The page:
Tony Conrad filmed Beholden to Victory in 1980 on sound Super-8 film. Using the devices of the war film genre, Tony Conrad cast his film with friends and colleagues, such as Mike Kelley, David Antin, Sheldon Nodelman, and Tony Oursler. Rather than directing the actors, he presented them with unscripted scenarios that could only be enacted within the strictly defined roles of 'officer' or 'soldier'. Each title carried its own set of rules and restrictions. Beholden to Victory extends and echoes the militaristic themes and power relationships depicted on screen between the soldiers and officers within the film to the hierarchies constructed between the actors and the camera, the camera and the director, and the audience and the film. We present the film as a configuration of the material that Tony Conrad developed in 2007. The film material is being digitally projected as a random-edited computer video, which runs differently in every presentation.
Beholden to Victory is an edited video version of the full-length Super-8 'war movie' genre picture Hail the Fallen. (...) The film was not directed in the traditional sense, as there was no script, and the actors were required to play as in a game–to follow certain rules, or, more precisely, to observe certain restrictions. They were told only what they were not allowed to do. Because of this strategy there are few edits in the film, and the only parts edited out are examples of the actors doing what they were not supposed to do. The film thus consists of a series of scenes that are examples of correct behaviour.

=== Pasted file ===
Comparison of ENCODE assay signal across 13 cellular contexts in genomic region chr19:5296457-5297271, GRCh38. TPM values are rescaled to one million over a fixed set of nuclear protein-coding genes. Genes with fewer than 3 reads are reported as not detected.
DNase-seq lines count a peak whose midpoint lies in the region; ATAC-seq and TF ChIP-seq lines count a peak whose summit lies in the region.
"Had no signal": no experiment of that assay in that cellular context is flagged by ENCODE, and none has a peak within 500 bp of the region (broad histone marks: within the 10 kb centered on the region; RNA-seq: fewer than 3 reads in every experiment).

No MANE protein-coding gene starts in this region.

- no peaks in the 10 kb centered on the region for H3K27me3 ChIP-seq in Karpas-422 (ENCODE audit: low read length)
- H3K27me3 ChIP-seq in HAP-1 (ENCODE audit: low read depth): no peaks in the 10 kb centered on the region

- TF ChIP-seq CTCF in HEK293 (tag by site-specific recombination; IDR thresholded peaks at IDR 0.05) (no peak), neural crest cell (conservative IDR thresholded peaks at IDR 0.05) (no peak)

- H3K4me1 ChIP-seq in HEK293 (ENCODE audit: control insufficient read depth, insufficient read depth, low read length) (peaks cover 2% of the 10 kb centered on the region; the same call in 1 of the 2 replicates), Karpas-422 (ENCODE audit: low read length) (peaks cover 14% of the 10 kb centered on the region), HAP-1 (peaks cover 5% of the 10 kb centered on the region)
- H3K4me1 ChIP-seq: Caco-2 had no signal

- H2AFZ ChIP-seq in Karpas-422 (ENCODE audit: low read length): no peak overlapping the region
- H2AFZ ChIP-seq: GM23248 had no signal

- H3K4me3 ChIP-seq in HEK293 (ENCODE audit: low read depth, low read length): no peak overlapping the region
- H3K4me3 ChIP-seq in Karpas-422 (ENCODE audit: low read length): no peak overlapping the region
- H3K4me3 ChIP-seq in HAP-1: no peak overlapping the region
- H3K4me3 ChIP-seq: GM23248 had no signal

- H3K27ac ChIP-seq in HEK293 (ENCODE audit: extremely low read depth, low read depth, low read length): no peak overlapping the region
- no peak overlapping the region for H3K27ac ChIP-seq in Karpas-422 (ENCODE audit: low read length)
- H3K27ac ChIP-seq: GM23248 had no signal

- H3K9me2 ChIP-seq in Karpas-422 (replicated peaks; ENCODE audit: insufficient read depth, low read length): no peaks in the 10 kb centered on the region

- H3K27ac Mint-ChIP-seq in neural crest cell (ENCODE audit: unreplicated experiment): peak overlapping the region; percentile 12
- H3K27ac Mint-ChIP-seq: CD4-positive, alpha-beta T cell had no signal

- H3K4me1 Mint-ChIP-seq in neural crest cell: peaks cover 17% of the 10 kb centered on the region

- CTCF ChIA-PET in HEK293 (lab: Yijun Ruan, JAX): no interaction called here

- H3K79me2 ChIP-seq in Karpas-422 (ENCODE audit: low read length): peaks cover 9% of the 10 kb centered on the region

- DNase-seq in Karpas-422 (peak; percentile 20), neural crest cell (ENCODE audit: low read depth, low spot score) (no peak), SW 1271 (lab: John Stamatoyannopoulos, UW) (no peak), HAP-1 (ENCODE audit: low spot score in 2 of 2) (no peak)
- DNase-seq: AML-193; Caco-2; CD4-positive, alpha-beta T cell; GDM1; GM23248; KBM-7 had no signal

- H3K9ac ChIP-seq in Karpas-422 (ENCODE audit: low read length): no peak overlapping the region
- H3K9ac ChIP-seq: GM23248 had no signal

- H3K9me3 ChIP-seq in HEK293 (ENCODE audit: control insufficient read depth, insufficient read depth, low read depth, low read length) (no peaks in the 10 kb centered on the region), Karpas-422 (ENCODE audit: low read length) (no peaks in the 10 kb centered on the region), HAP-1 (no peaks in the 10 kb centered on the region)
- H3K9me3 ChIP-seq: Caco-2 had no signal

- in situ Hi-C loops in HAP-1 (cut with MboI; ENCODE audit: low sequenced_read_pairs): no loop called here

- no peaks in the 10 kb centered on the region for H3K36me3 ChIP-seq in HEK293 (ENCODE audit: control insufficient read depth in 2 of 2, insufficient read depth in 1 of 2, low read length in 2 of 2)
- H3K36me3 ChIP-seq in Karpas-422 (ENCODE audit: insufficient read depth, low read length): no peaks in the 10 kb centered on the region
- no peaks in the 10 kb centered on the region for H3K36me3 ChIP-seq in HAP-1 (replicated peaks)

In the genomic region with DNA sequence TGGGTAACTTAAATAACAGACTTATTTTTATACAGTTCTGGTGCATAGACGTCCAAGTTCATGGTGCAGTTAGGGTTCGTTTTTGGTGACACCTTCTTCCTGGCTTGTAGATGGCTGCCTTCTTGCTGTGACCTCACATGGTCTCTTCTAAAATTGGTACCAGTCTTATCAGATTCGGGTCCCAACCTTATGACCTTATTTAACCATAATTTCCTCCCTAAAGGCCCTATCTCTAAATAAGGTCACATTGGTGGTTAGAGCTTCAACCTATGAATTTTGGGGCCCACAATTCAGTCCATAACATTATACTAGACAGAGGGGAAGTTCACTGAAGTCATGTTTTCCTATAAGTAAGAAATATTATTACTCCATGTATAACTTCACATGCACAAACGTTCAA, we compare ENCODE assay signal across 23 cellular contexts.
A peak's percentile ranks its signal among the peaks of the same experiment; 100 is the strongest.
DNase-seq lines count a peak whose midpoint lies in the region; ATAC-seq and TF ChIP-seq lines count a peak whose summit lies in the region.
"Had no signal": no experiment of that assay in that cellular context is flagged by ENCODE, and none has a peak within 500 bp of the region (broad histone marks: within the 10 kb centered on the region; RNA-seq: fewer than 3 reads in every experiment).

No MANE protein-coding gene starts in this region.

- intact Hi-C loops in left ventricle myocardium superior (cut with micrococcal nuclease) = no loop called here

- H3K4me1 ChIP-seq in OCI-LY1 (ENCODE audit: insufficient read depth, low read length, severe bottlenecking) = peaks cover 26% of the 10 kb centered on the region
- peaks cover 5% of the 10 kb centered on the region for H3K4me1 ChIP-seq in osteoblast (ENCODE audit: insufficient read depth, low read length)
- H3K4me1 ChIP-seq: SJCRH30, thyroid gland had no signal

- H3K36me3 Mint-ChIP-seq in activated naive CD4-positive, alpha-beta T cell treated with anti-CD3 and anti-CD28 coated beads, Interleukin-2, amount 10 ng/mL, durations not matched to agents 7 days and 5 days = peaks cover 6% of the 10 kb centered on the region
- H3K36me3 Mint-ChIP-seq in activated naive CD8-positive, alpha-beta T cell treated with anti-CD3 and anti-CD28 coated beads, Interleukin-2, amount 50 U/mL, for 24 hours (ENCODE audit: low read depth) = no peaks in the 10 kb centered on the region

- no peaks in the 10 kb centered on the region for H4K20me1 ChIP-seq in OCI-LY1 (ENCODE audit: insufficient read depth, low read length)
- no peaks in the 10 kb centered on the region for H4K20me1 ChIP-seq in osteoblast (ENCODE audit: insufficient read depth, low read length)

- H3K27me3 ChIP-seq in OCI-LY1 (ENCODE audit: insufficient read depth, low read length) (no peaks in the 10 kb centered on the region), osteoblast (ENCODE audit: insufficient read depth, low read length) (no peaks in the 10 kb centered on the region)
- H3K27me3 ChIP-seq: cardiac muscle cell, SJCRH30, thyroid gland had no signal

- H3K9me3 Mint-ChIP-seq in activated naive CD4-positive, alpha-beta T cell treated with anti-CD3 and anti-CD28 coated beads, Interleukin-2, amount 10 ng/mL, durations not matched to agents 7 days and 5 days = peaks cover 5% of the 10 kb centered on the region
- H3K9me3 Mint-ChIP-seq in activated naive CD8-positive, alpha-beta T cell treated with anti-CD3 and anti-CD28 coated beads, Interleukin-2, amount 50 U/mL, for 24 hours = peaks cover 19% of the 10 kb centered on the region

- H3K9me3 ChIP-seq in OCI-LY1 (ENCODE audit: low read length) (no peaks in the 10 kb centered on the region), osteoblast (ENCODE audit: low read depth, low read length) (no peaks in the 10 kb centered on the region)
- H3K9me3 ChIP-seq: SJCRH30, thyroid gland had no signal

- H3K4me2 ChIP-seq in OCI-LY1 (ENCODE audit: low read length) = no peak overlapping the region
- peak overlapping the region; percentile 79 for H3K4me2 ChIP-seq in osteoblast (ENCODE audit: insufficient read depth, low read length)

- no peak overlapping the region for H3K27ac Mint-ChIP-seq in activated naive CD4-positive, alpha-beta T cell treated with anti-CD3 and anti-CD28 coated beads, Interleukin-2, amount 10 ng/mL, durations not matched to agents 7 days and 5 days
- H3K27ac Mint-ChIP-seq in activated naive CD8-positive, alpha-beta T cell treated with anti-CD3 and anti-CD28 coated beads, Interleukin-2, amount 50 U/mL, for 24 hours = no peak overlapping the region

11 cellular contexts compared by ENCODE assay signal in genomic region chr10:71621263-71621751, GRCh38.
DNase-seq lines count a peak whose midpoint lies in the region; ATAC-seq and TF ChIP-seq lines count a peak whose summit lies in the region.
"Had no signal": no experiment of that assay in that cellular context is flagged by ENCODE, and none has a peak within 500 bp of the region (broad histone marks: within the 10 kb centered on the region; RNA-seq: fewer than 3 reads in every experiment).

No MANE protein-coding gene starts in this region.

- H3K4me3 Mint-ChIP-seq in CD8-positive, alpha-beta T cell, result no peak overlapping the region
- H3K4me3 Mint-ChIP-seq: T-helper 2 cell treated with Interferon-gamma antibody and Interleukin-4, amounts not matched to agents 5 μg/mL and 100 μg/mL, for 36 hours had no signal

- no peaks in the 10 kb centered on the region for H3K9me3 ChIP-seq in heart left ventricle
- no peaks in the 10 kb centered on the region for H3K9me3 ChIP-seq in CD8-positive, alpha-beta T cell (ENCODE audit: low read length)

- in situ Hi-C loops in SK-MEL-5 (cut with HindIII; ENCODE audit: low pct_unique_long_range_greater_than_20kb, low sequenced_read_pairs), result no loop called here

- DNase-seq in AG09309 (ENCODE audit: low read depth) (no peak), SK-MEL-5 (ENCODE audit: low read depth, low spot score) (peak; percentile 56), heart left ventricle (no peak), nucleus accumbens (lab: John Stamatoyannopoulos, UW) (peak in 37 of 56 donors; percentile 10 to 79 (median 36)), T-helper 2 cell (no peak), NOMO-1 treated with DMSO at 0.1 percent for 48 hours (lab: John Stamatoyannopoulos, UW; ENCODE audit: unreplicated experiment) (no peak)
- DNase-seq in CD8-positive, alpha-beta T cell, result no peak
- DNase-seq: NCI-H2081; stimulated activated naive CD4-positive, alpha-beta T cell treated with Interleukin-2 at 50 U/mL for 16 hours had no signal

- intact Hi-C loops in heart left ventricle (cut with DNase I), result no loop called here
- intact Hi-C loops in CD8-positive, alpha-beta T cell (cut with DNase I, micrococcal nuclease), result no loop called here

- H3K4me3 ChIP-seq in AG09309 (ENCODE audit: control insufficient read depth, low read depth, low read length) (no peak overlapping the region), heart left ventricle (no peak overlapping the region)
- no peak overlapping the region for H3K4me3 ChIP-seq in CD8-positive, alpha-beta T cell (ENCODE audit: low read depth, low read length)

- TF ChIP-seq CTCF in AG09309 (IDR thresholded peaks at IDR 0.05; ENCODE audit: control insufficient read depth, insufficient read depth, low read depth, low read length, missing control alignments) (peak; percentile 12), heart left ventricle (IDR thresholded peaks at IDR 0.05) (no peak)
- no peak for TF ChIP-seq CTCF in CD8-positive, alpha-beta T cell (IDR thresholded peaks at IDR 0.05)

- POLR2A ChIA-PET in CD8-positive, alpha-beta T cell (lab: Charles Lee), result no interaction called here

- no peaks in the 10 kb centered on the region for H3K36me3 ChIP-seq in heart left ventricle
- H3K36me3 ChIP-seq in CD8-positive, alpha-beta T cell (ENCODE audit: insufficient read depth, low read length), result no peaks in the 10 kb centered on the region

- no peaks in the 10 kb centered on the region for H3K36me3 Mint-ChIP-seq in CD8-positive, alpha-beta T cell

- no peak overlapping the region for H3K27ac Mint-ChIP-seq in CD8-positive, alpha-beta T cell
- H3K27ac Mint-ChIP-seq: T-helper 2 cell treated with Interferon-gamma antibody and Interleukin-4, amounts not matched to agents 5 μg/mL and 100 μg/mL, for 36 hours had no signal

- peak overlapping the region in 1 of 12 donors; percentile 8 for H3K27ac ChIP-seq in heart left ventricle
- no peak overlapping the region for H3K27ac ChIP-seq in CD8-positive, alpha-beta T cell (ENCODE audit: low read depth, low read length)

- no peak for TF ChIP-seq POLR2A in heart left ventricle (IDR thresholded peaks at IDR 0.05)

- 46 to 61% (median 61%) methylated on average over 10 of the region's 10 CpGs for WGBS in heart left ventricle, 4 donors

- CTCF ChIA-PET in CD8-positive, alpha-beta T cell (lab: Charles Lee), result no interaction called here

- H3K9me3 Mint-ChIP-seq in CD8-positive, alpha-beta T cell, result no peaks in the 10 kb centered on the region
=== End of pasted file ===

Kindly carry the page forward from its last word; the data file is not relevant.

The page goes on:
I met Tony Conrad when I did a presentation in his class while he was a visiting professor of media in the visual arts department at the University of California, San Diego. I was a great admirer of his position in the 1960s New York art music scene and also of his early structural and demonstrational films (such as the famous 'flicker' film and his 'cooked' films). So I was surprised to see him tackle the genre film, an act that he told me was not looked upon kindly by his peers. At this time I was sharing an apartment in Hollywood with the video artist Tony Oursler and we were, among other things, making noise music. Tony Conrad would sometimes stay with us when he came up to Los Angeles, so it was only natural that Tony and I would end up in this film. We were outfitted in military gear and taken to the desert for a mission. Then we were informed of what we were not allowed to do and were left to struggle with what we could do.
Mike Kelley, Minor Histories. Statements, Conversations, Proposals, John C. Welchman (ed.), MIT Press (Cambridge, 2004), p. 180-181.
Press release courtesy Galerie Buchholz.